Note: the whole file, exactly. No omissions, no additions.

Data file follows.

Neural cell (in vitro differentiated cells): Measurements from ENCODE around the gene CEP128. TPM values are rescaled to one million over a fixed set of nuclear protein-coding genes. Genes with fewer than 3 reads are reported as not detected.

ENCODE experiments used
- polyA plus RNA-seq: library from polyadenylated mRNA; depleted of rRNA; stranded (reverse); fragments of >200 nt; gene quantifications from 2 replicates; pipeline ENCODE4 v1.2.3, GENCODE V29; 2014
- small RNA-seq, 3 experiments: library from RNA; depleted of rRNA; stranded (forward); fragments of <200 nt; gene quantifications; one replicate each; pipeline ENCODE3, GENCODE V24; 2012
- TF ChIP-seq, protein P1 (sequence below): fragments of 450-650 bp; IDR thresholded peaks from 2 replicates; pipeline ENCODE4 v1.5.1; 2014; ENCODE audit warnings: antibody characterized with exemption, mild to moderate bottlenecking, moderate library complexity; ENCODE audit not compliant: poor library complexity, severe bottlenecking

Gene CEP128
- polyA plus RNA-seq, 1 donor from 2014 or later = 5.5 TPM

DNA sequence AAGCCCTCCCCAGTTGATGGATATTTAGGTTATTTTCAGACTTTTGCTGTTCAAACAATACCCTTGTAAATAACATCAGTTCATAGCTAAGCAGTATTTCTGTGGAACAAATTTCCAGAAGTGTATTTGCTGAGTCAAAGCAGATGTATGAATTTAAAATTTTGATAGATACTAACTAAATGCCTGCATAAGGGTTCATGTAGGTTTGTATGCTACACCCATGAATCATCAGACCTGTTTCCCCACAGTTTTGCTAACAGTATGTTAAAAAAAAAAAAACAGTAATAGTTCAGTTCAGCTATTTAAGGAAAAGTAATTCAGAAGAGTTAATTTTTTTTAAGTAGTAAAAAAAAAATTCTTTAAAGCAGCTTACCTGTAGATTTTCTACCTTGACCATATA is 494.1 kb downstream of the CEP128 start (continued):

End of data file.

Neural cell (in vitro differentiated cells): Measurements from ENCODE around the gene CEP128. TPM values are rescaled to one million over a fixed set of nuclear protein-coding genes. Genes with fewer than 3 reads are reported as not detected.

ENCODE experiments used
- polyA plus RNA-seq: library from polyadenylated mRNA; depleted of rRNA; stranded (reverse); fragments of >200 nt; gene quantifications from 2 replicates; pipeline ENCODE4 v1.2.3, GENCODE V29; 2014
- small RNA-seq, 3 experiments: library from RNA; depleted of rRNA; stranded (forward); fragments of <200 nt; gene quantifications; one replicate each; pipeline ENCODE3, GENCODE V24; 2012
- TF ChIP-seq, protein P1 (sequence below): fragments of 450-650 bp; IDR thresholded peaks from 2 replicates; pipeline ENCODE4 v1.5.1; 2014; ENCODE audit warnings: antibody characterized with exemption, mild to moderate bottlenecking, moderate library complexity; ENCODE audit not compliant: poor library complexity, severe bottlenecking

Gene CEP128
- polyA plus RNA-seq, 1 donor from 2014 or later = 5.5 TPM

DNA sequence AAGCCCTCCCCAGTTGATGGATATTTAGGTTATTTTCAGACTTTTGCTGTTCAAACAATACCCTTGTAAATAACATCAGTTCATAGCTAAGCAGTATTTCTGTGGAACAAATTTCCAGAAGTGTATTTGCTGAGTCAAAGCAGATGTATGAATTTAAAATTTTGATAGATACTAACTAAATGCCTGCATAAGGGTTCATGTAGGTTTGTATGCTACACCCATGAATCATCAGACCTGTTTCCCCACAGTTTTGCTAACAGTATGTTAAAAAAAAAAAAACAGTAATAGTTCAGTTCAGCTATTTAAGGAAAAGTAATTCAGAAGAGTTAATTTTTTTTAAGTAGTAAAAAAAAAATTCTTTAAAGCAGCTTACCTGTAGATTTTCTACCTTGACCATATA is 494.1 kb downstream of the CEP128 start (continued):